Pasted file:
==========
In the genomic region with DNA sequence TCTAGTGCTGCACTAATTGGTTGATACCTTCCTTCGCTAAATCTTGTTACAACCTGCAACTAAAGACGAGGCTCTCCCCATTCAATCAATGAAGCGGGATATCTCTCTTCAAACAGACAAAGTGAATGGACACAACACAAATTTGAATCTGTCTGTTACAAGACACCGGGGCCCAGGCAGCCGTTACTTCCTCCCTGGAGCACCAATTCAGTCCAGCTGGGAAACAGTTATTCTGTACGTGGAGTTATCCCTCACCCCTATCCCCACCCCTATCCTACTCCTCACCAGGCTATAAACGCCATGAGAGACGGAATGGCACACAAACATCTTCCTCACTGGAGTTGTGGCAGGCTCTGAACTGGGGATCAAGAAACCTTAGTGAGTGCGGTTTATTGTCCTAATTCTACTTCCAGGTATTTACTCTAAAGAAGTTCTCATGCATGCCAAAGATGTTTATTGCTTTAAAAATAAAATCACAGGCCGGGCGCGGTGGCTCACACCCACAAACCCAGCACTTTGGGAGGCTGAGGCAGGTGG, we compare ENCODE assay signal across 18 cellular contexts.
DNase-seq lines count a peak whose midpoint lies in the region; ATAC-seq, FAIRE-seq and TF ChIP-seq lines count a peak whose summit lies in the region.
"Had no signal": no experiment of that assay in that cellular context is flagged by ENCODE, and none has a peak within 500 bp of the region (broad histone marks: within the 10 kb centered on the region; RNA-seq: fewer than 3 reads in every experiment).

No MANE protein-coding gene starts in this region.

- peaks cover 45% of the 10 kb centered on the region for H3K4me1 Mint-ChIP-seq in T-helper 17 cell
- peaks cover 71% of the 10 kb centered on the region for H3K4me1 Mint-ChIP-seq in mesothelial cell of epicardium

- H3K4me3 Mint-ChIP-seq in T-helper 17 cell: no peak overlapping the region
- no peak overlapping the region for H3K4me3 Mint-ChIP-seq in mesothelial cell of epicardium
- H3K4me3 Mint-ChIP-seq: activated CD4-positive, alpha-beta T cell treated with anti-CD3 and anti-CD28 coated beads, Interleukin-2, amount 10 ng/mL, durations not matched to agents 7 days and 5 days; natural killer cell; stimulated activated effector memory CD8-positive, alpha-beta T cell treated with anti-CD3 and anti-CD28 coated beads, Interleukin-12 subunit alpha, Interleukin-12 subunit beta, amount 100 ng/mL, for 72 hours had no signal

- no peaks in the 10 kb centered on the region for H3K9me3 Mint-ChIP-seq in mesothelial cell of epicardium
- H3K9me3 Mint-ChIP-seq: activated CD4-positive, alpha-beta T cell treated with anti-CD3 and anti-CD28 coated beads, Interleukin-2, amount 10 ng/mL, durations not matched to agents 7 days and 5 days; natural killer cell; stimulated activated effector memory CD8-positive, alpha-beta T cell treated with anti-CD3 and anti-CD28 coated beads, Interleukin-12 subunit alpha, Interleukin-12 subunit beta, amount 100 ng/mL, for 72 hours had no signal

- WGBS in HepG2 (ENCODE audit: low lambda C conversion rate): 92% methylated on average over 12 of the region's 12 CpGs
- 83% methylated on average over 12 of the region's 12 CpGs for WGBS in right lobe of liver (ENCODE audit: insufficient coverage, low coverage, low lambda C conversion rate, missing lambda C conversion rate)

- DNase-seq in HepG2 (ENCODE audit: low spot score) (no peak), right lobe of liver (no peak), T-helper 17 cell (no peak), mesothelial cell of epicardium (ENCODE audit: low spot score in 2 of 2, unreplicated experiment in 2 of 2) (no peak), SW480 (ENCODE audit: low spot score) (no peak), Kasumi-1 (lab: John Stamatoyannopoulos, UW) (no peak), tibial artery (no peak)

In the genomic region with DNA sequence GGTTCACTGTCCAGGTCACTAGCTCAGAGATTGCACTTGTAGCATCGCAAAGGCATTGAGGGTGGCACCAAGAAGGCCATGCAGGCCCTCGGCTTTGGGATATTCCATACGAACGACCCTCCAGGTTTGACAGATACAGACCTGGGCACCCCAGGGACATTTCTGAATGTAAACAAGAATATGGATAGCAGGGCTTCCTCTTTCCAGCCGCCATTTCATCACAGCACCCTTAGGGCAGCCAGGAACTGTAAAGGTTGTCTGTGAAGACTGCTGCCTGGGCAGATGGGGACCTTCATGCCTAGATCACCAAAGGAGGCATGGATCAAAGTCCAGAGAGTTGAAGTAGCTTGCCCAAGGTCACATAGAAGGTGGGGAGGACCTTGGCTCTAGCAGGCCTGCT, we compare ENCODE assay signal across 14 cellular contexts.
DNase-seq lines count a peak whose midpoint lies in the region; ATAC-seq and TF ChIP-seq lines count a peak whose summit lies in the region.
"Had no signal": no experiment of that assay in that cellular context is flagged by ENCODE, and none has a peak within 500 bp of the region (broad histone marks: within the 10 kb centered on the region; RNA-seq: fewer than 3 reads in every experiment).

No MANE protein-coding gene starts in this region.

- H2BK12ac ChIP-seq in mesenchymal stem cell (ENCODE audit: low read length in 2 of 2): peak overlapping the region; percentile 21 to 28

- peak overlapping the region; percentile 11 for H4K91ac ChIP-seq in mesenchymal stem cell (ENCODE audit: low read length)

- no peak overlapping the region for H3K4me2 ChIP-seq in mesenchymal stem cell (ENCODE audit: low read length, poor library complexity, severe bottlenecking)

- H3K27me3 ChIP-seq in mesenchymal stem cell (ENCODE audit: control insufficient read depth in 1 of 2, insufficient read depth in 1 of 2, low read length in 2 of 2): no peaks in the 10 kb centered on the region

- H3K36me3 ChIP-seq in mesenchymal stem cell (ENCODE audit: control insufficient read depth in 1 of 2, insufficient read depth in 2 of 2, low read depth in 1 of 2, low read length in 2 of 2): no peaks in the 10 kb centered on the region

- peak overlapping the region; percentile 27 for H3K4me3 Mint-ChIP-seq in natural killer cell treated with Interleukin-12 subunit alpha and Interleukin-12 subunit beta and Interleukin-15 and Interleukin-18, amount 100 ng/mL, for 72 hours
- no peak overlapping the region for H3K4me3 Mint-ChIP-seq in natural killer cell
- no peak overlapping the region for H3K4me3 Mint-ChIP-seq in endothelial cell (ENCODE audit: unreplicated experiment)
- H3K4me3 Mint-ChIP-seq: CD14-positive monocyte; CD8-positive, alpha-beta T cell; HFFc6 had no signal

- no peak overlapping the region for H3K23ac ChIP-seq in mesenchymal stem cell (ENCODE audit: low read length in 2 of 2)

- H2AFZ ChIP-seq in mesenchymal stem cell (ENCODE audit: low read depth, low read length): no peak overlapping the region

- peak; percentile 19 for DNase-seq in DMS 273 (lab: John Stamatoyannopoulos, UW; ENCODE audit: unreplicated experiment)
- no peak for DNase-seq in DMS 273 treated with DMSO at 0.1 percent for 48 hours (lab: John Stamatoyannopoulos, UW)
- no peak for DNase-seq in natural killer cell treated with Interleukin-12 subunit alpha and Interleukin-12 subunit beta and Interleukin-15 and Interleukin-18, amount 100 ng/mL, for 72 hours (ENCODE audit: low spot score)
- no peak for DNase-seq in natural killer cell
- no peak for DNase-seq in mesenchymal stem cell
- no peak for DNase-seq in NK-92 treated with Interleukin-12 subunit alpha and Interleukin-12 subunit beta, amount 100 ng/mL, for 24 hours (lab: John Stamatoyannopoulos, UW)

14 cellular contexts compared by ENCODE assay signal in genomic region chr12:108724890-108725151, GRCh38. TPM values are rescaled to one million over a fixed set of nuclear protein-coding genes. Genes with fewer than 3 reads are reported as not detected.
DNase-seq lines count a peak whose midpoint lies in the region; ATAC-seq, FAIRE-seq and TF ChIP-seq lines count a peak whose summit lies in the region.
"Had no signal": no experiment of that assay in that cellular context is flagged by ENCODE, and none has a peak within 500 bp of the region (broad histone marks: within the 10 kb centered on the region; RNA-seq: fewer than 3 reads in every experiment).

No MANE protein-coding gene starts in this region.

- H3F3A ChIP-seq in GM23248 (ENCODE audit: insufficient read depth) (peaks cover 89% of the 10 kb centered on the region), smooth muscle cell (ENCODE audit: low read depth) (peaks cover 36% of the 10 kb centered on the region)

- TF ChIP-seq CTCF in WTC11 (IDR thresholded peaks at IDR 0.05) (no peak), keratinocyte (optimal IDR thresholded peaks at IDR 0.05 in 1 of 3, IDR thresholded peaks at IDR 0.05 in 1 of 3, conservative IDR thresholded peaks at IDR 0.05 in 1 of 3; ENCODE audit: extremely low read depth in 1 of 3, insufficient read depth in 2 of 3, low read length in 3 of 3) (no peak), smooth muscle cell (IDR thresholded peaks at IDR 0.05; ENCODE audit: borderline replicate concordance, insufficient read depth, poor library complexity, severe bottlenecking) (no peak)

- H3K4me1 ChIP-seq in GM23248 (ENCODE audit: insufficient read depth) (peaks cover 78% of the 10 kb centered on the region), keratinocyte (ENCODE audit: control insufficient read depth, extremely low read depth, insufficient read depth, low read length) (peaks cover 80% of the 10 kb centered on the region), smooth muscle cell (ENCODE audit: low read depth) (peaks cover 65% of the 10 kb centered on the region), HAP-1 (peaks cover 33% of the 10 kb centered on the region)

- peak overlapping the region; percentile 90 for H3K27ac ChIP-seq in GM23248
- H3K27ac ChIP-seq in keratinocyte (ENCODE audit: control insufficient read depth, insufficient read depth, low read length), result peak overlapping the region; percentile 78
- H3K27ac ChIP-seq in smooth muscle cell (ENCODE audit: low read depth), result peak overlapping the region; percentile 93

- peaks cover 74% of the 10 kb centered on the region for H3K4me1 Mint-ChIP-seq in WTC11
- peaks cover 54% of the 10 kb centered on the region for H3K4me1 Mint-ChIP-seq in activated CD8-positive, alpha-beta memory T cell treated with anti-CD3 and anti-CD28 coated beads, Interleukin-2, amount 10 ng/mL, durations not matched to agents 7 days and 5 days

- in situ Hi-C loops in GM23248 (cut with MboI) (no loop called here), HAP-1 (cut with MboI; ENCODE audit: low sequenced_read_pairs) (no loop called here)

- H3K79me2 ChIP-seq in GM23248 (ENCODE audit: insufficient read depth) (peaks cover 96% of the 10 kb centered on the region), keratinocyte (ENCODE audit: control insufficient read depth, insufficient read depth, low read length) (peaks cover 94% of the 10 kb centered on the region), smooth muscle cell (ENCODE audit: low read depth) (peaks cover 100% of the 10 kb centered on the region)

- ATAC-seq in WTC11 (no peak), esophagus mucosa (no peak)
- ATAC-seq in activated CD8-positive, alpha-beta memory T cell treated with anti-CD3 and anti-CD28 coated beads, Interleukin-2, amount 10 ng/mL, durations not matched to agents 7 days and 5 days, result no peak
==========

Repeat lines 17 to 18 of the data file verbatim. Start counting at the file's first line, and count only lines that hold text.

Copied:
"Had no signal": no experiment of that assay in that cellular context is flagged by ENCODE, and none has a peak within 500 bp of the region (broad histone marks: within the 10 kb centered on the region; RNA-seq: fewer than 3 reads in every experiment).

No MANE protein-coding gene starts in this region.